Tag Archives: Horsemanship

A Blank Slate

I’m a little distracted at the moment. It is that time of the year when my sleep is disturbed by the constant beep, beep, beep that demands I get out of bed, search around for my clothes, find the torch and stumble over to the yards. There I am greeted by a hopeful face (green eyes glowing back at me from the torch light) that was having a but of a rub and on hearing the house door open has been alerted to the possibility of a midnight snack.

Just occasionally the alarm has done its job and instead of the hungry hippo I am greeted by the shape of a grunting beached whale and it is on. I grab the iodine and settle in to ensure all goes smoothly.

The first of four arrived this week, at 1.00 am Monday morning to be precise. He has his whole life ahead of him, I wonder what will be written on his slate?

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The Future of Leadership or Future Leaders?

I had a discussion with a colleague about the expression “Future Leaders” the other day and as  it often is the discussion centered around our subjective interpretation. Her point was that we shouldn’t be waiting for some “future time” to become leaders, we are all potential leaders now. The seeds of leadership are in all of us, it is a matter of realizing them, not waiting for leadership to be bestowed on us sometime in the future.  That is the philosophical view that sits at the heart of what we do with the horsework at Horsanity. Providing an experience that opens people to their own internal  leadership capability and how that integrates with their outer world.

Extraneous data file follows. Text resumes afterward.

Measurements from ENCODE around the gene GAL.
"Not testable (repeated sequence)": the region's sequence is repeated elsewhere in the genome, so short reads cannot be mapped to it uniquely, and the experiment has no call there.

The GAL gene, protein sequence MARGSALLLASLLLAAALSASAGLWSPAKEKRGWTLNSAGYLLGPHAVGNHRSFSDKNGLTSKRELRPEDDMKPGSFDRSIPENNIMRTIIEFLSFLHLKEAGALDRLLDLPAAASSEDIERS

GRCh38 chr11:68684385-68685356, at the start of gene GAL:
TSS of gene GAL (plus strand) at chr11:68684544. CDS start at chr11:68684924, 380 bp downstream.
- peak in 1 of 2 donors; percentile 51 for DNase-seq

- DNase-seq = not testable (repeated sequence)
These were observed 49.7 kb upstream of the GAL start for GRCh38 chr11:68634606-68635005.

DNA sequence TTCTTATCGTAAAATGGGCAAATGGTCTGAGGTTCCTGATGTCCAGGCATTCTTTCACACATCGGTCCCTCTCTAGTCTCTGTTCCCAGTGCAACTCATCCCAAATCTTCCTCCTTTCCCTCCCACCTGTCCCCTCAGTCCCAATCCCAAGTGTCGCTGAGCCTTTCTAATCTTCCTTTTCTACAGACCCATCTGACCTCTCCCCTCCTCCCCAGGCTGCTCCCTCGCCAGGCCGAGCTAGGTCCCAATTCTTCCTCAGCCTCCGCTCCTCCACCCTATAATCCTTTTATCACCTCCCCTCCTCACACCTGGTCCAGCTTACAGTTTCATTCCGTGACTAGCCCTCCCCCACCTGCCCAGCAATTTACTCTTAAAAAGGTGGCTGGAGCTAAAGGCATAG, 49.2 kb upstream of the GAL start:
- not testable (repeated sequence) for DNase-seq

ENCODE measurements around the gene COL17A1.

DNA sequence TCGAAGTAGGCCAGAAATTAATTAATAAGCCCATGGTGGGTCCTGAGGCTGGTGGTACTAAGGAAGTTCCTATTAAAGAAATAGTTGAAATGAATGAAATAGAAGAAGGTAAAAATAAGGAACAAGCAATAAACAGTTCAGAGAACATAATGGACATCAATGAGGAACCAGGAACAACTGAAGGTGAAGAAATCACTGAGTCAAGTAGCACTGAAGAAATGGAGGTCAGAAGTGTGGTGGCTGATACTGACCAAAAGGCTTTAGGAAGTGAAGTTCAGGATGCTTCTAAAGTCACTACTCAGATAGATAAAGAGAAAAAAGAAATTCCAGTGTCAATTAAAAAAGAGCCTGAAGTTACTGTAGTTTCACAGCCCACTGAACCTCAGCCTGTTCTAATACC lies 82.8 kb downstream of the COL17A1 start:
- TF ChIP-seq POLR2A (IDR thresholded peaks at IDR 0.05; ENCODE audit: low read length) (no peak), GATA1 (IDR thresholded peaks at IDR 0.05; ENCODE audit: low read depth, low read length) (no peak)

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My interpretation was not about bestowing leadership on someone in the future, but about generational change. Who will be the leaders we see “in the future” in both formal and informal positions of leadership, those at the helm of organisations , professions or social movements. The highly visible leaders. To become those visible leaders, these leaders of the future need to be opened to their leadership capability now. A reason for working not just with today’s recognised organisational leaders, but also with those at the beginning of a career, in junior positions, at University, at school. It is why I am so excited to be working with the Future Leader Ignite program of the Pharmaceutical Society of Australia.


And then there is the question of what is required to be drawn forth from leaders “in the future”. What new as yet un-dreamt of challenges will they need to meet? It is thus with great interest I read a report by the World Economic Forum from the Global Agenda Council on New Models of Leadership :

Tomorrow’s leaders will need to go beyond the limits of the system within which society operates today to perceive what those systems might become”

A new leadership space is opening that

will require a profound leader journey. At the heart of this journey is an inner and outer journey. The inner journey describes how the leader learns through reflection, mentoring and practice. The outer journey describes the crucible experiences in which leadership is forged and includes challenge, risk and working at the edge of the system“.